The U.N. Security Council has unanimously adopted a resolution aimed at preventing terrorists from acquiring weapons of mass destruction. The measure requires all member nations to punish individuals dealing in nuclear, chemical or biological weapons technology or components.
The United States scored a diplomatic victory at the United Nations Wednesday. All 15 Security Council members voted for a U.S. drafted resolution on the proliferation of weapons of mass destruction to terrorists and other so-called non-state actors.
The measure is designed to close a loophole in weapons treaties and conventions, which apply to countries, but not to terrorist groups or black marketeers that might try to acquire such weapons.
President Bush raised the issue last September in his speech to the General Assembly.
White House spokesman Scott McClellan hailed the Security Council vote as an affirmation of the president's initiative. "This is a high priority and is important to winning the war on terrorism. And today's vote was an important step to move forward on these international efforts," he said.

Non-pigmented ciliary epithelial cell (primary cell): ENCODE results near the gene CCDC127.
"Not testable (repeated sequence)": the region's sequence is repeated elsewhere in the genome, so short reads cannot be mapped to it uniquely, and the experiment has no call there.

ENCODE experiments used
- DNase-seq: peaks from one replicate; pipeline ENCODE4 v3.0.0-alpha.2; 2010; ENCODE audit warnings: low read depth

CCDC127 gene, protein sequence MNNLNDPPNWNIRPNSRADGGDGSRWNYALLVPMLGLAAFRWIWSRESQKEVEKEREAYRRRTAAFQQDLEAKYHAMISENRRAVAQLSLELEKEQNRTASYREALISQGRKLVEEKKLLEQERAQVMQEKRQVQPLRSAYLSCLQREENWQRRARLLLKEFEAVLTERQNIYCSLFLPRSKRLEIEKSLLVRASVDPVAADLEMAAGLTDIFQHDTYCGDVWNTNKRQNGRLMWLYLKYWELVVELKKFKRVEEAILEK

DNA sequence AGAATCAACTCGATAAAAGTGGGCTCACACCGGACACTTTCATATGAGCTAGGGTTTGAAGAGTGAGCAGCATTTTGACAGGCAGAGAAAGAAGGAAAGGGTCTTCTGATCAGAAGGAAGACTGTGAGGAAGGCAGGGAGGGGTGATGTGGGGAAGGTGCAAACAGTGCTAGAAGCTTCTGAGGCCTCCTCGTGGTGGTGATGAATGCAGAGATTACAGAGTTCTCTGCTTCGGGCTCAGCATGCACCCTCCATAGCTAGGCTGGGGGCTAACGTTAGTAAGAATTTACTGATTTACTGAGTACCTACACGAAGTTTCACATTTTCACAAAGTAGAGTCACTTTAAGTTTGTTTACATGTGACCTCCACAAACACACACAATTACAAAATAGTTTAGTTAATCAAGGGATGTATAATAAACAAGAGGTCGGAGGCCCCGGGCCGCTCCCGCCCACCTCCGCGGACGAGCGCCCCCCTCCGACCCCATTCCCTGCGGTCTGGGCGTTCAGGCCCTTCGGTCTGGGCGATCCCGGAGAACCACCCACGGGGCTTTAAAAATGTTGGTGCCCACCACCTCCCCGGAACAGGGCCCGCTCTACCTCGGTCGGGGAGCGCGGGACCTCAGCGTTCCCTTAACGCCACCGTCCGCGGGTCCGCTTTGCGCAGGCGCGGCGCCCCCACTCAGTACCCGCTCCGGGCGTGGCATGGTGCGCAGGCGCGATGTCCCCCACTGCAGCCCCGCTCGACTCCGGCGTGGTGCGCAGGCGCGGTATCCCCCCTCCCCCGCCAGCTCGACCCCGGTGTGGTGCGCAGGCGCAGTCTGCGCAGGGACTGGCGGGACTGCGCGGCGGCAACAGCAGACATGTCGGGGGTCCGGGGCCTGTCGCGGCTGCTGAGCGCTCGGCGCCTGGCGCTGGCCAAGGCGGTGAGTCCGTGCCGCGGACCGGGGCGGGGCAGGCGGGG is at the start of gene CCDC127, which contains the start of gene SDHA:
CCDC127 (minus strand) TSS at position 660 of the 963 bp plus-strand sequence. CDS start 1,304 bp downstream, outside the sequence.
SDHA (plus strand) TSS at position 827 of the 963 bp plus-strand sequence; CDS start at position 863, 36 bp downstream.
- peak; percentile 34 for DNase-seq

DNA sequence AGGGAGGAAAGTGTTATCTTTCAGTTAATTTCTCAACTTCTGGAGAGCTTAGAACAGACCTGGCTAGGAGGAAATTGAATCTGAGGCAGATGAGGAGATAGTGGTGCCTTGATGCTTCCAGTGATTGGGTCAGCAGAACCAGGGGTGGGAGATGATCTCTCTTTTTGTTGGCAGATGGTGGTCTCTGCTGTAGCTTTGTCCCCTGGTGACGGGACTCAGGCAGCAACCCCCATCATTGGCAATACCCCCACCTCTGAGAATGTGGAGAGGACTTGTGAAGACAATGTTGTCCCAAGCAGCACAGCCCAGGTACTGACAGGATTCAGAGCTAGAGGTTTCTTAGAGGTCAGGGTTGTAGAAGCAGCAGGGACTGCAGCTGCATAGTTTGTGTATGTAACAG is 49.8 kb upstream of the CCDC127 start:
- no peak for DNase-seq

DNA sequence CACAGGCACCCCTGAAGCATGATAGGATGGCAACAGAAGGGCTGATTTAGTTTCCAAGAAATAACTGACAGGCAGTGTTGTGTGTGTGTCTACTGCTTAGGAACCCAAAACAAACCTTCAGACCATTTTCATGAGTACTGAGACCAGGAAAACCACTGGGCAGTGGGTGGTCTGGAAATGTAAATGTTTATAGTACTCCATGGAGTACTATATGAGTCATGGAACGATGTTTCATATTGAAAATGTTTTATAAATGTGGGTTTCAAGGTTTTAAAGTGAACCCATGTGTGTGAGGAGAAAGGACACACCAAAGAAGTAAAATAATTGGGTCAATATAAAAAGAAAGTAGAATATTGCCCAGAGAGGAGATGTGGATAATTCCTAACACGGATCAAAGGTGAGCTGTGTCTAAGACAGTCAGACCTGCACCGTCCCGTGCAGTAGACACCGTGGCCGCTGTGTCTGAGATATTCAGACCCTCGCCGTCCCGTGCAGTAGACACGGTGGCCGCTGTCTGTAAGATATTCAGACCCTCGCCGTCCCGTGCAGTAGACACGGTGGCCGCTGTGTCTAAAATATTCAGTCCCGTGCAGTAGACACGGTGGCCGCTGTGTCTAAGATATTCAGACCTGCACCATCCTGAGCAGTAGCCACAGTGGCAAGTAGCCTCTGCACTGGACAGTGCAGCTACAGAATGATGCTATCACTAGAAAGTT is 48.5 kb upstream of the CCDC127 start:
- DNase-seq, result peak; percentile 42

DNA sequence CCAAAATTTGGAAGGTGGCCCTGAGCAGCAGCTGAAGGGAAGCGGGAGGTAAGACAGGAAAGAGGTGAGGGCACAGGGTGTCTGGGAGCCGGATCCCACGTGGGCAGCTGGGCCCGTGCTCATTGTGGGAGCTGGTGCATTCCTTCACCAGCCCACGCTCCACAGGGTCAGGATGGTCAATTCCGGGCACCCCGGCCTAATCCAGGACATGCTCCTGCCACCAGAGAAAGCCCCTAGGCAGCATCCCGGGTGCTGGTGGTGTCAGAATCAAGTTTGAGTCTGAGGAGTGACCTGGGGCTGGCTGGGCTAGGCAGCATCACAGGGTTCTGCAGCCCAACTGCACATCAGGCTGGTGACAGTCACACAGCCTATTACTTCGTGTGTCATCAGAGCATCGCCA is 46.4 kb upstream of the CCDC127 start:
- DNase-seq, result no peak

Unanimous approval of the measure came after six months of sometimes contentious diplomatic wrangling among the five Security Council members.
Another member, Pakistan, dropped its objections and reluctantly went along with the majority only after last minute changes to the text.
Speaking to reporters after the vote, Pakistan's ambassador, Munir Akram, expressed strong support for President Bush's initiative. He said Pakistan's objections stemmed from concern that the resolution might give the United Nations power over national legislatures. "The concerns that arose from the resolution were with regard to the role of the Security Council, to the ability of the Security Council to legislate for other states, and the fear that the council wished to impose measures on states that they had not freely accepted," he said.
Ambassador Akram said he had also asked for and received assurances in the final draft that the resolution would not be used retroactively.
Pakistan admitted earlier this year that Abdul Qadeer Khan, revered as the father of the country's nuclear bomb, had smuggled nuclear secrets to North Korea, Iran and Libya.